There is a Chinese saying and it goes:
‘You can’t fatten a cow by weighing it’
I am often reminded of this saying when I find myself obsessively and compulsively checking some sort of arbitrary metric of which I have applied meaning; for example my Google stats on the Logic Room Site or the amount of plays I get on Soundcloud.
It’s a modern day illness; the constant need to measure success by simple numerical data. We all know that the measure of success is often much more nuanced. For example, what is valued by a person or society in one context is not necessarily shared by someone or anyone in another!
But in the big ol’ world of business we love to be able to roll-off numbers. In the world of Agile; the story point reigns supreme. Yes… we live by the point! But let us take a step back and consider:
- Why do we develop software?
- How do story points help us develop software?
I believe the first point can be answered in a straightforward manner. Organizations write software to either make money or save money. And in the pursuit of making or saving money their ultimate end goal is to increase profit. The second question is slightly more complex. Story points are used in a number of ways:
- They are used as a way to measure output and thus; work out cost
- They are used to be able to predict how long projects have left to run
- They are used to as a way to prioritize some work over other
All of these are valuable but what I would like to consider is: are points helping us with the most important objective of all creation of software; ‘Profit’?
It’s pointless making turnover unless you make profit, and it’s pointless saving money if you are spending more than you save. Profit can be regarded as the number one objective in business because without it businesses fail. So if profit is the number one objective in business do points actually help us achieve that goal? Why exactly do we use points in the software team?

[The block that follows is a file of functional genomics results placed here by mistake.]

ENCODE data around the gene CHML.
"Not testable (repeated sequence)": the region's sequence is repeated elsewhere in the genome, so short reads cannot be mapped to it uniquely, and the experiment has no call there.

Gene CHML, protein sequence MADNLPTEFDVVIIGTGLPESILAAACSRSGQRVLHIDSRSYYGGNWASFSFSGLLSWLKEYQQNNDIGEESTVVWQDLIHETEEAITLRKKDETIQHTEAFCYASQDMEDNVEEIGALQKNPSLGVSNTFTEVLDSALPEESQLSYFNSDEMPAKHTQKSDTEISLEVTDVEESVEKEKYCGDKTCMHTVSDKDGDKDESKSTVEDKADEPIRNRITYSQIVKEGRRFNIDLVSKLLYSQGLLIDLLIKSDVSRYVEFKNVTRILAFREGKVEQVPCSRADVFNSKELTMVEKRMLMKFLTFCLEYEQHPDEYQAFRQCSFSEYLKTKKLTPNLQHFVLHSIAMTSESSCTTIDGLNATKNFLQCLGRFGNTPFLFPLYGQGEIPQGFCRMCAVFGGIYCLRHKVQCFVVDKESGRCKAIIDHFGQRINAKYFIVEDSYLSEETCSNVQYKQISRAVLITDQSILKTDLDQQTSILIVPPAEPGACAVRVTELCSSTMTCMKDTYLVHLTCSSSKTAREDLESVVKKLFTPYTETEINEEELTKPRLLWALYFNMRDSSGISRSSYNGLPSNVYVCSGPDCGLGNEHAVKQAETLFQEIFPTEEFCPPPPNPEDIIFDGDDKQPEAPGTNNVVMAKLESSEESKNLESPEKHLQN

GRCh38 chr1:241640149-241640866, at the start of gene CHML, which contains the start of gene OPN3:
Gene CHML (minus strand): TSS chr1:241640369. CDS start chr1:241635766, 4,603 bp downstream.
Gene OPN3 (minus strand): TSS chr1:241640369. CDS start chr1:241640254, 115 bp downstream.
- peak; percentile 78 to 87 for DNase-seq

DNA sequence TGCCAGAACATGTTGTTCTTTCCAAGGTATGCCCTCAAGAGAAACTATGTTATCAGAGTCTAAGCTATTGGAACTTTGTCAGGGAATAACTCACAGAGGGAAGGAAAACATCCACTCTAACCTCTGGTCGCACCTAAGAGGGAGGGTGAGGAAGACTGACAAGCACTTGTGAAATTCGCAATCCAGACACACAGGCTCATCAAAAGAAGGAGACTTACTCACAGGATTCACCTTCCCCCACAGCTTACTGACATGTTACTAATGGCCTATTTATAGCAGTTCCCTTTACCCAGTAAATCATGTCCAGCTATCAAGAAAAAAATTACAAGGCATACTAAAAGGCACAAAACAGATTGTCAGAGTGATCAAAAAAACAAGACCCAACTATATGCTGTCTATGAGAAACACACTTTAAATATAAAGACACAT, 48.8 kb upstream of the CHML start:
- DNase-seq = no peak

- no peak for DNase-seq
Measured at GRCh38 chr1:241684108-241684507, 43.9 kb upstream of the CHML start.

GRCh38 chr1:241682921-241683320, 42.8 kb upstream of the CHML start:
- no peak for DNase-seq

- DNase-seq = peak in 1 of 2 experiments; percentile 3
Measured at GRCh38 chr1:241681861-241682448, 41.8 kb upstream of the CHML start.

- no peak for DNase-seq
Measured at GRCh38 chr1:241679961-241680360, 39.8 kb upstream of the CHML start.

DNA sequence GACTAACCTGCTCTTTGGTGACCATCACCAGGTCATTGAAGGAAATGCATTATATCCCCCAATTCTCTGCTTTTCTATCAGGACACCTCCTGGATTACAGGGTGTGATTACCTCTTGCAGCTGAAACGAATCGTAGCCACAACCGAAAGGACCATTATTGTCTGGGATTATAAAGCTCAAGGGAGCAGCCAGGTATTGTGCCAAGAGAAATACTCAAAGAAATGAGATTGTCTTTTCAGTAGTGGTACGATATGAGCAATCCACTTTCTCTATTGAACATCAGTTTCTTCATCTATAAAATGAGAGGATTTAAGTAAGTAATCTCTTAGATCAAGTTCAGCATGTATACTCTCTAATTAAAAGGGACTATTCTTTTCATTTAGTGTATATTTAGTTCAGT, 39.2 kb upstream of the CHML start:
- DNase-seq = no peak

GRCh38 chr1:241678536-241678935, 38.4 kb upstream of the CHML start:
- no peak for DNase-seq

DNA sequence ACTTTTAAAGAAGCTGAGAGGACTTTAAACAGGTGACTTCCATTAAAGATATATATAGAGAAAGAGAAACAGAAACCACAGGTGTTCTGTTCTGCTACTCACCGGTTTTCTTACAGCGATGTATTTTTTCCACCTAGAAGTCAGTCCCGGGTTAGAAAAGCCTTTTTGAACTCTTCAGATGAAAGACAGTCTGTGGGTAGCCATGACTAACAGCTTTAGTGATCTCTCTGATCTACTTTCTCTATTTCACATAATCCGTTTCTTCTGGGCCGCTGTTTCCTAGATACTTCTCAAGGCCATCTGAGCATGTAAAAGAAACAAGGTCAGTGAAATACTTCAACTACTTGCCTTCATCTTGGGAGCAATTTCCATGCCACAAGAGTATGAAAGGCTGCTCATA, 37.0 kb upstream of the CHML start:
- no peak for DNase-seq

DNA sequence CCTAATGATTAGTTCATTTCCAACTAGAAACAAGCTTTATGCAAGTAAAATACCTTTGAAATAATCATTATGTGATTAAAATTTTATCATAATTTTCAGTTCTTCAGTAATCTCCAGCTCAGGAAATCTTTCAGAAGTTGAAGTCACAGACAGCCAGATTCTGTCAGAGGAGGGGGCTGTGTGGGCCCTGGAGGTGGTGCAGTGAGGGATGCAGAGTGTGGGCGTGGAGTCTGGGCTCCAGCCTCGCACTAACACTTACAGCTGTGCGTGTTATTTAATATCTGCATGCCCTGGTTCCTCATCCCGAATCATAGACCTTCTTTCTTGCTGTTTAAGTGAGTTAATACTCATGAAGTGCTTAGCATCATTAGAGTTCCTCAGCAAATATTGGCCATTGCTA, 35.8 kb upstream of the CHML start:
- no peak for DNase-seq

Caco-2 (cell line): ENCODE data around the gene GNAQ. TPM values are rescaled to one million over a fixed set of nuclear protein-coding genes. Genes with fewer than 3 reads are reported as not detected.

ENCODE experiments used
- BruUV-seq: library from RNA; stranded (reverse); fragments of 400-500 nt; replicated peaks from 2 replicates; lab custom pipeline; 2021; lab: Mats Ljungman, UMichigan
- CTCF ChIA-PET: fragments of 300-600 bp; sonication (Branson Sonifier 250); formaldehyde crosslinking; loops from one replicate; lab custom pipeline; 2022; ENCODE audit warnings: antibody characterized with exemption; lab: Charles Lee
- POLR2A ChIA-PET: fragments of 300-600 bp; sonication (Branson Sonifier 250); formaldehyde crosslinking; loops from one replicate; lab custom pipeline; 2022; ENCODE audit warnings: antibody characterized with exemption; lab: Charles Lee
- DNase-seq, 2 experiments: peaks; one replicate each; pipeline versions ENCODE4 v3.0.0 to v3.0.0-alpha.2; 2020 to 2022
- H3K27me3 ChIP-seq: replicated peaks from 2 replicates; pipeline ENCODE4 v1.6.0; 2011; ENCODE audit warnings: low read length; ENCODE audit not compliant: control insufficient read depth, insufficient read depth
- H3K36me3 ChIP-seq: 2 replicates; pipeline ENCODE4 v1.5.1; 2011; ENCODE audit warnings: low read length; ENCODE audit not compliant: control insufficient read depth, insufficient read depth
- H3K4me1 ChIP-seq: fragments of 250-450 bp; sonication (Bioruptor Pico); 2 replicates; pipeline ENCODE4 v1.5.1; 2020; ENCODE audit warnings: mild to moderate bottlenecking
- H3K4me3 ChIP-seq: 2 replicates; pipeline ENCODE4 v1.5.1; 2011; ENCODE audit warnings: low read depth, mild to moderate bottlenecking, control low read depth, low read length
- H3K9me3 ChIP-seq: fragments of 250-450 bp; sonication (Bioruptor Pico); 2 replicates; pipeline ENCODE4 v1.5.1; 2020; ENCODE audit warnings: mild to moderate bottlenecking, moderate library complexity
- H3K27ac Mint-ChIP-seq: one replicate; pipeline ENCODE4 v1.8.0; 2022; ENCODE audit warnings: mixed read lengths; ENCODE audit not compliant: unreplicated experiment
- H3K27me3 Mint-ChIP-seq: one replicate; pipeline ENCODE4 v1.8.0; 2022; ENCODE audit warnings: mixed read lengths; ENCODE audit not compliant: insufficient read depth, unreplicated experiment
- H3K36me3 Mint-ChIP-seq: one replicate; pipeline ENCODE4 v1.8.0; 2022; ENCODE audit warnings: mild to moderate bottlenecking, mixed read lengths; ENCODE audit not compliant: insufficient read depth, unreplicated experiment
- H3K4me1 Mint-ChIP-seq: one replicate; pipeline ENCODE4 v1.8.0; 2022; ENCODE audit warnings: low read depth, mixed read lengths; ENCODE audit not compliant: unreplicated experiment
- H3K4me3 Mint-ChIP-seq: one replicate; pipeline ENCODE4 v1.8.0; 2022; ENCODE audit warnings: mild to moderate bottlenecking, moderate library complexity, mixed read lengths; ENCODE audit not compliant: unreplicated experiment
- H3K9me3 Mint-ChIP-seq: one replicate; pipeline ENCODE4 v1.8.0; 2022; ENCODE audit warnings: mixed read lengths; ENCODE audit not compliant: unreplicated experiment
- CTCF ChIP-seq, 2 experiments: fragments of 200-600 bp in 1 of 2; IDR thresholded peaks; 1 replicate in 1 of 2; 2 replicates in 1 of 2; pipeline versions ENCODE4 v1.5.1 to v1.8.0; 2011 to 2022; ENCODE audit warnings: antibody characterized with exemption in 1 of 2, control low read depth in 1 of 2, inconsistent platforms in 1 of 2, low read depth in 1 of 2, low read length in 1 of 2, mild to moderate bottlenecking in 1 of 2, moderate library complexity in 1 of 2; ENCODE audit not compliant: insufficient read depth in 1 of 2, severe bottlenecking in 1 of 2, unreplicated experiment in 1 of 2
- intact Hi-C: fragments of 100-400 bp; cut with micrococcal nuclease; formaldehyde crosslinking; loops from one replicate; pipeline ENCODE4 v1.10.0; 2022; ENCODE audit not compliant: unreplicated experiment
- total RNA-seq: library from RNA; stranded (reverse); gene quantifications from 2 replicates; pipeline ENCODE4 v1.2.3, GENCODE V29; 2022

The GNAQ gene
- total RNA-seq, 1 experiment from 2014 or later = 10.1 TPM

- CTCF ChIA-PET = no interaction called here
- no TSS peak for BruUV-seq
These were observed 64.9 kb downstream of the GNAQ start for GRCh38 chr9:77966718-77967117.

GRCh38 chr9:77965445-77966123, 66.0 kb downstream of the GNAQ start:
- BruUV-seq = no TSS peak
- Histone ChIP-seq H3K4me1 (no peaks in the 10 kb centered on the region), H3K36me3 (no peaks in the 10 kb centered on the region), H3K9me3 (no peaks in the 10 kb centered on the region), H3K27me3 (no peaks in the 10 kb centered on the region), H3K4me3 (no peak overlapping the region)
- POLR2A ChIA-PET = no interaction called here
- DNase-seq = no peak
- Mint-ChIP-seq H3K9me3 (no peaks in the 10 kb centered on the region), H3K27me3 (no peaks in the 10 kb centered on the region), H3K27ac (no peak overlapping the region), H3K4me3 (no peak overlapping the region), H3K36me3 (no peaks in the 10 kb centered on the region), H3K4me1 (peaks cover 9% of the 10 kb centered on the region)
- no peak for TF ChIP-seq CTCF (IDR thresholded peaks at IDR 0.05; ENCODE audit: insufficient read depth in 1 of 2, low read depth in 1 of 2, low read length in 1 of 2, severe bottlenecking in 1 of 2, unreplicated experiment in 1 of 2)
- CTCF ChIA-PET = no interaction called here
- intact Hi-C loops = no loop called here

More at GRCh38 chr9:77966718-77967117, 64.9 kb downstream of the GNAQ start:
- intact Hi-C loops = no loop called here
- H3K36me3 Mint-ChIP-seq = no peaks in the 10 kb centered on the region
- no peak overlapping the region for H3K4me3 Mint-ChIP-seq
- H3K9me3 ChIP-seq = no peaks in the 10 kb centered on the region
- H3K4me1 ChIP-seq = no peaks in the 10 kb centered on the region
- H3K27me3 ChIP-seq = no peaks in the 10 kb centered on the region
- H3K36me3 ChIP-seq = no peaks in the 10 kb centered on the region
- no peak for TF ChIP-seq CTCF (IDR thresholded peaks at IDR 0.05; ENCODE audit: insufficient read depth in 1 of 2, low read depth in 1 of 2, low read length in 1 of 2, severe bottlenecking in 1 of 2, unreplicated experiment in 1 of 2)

The Purpose of a Point
The original purpose of a story point was to create a layer of abstraction between how long something takes and its actual implementation. Mike Cohn explains it is as a solution to a problem where different people on a team might actually take a different amount of time to do something. Different tasks can be more or less involved depending on the time and context under which they are taken. The point provides enough abstraction to be able to take an ‘averaging’ across a team. However, sometimes points can cause problems. Usually, points on a team will get translated directly into time (at some stage) whether we like it or not. Usually, they get put into a burn-up or a burn-down chart, both of which have time across the x-axis.
The business love these diagrams because they can look at the y-axis as a measure of a team’s output. And we know that at some point time can be turned into cost, and cost will be now fixed to points. But…
The Bad Bit About Points: Deadlines
By measuring a team’s output using a point we immediately start to create a very simplified measure of output. A single digit on a timeline which is somehow meant to tell us about that entire team’s ability to produce software.